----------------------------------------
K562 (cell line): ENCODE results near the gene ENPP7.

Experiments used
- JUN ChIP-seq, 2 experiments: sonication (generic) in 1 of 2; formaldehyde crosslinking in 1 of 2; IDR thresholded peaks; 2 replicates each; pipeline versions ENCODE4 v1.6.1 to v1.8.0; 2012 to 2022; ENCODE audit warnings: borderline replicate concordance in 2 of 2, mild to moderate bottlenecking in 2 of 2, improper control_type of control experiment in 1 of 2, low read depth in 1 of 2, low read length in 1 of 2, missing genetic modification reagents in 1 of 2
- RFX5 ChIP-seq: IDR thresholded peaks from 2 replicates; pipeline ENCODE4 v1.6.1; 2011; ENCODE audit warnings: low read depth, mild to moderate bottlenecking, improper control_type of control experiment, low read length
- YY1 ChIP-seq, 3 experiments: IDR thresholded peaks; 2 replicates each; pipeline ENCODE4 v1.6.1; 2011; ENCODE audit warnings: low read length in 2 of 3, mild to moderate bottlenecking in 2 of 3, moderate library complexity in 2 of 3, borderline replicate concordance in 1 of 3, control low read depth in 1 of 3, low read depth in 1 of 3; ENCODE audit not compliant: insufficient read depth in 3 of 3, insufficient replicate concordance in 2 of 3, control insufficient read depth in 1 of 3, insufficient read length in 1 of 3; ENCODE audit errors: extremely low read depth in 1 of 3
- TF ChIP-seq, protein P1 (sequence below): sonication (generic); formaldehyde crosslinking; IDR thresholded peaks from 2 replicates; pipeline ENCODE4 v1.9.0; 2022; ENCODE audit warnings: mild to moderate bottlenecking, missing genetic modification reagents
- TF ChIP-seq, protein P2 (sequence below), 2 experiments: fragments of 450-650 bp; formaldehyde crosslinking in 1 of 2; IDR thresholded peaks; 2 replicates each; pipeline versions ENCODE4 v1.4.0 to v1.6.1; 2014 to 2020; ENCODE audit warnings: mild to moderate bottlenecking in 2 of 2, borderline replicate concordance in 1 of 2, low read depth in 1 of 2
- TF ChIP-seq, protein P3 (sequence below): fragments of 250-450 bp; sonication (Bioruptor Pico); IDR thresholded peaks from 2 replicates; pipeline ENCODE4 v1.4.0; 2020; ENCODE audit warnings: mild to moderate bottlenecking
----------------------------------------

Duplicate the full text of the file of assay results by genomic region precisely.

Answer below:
K562 (cell line): ENCODE results near the gene ENPP7.

Experiments used
- JUN ChIP-seq, 2 experiments: sonication (generic) in 1 of 2; formaldehyde crosslinking in 1 of 2; IDR thresholded peaks; 2 replicates each; pipeline versions ENCODE4 v1.6.1 to v1.8.0; 2012 to 2022; ENCODE audit warnings: borderline replicate concordance in 2 of 2, mild to moderate bottlenecking in 2 of 2, improper control_type of control experiment in 1 of 2, low read depth in 1 of 2, low read length in 1 of 2, missing genetic modification reagents in 1 of 2
- RFX5 ChIP-seq: IDR thresholded peaks from 2 replicates; pipeline ENCODE4 v1.6.1; 2011; ENCODE audit warnings: low read depth, mild to moderate bottlenecking, improper control_type of control experiment, low read length
- YY1 ChIP-seq, 3 experiments: IDR thresholded peaks; 2 replicates each; pipeline ENCODE4 v1.6.1; 2011; ENCODE audit warnings: low read length in 2 of 3, mild to moderate bottlenecking in 2 of 3, moderate library complexity in 2 of 3, borderline replicate concordance in 1 of 3, control low read depth in 1 of 3, low read depth in 1 of 3; ENCODE audit not compliant: insufficient read depth in 3 of 3, insufficient replicate concordance in 2 of 3, control insufficient read depth in 1 of 3, insufficient read length in 1 of 3; ENCODE audit errors: extremely low read depth in 1 of 3
- TF ChIP-seq, protein P1 (sequence below): sonication (generic); formaldehyde crosslinking; IDR thresholded peaks from 2 replicates; pipeline ENCODE4 v1.9.0; 2022; ENCODE audit warnings: mild to moderate bottlenecking, missing genetic modification reagents
- TF ChIP-seq, protein P2 (sequence below), 2 experiments: fragments of 450-650 bp; formaldehyde crosslinking in 1 of 2; IDR thresholded peaks; 2 replicates each; pipeline versions ENCODE4 v1.4.0 to v1.6.1; 2014 to 2020; ENCODE audit warnings: mild to moderate bottlenecking in 2 of 2, borderline replicate concordance in 1 of 2, low read depth in 1 of 2
- TF ChIP-seq, protein P3 (sequence below): fragments of 250-450 bp; sonication (Bioruptor Pico); IDR thresholded peaks from 2 replicates; pipeline ENCODE4 v1.4.0; 2020; ENCODE audit warnings: mild to moderate bottlenecking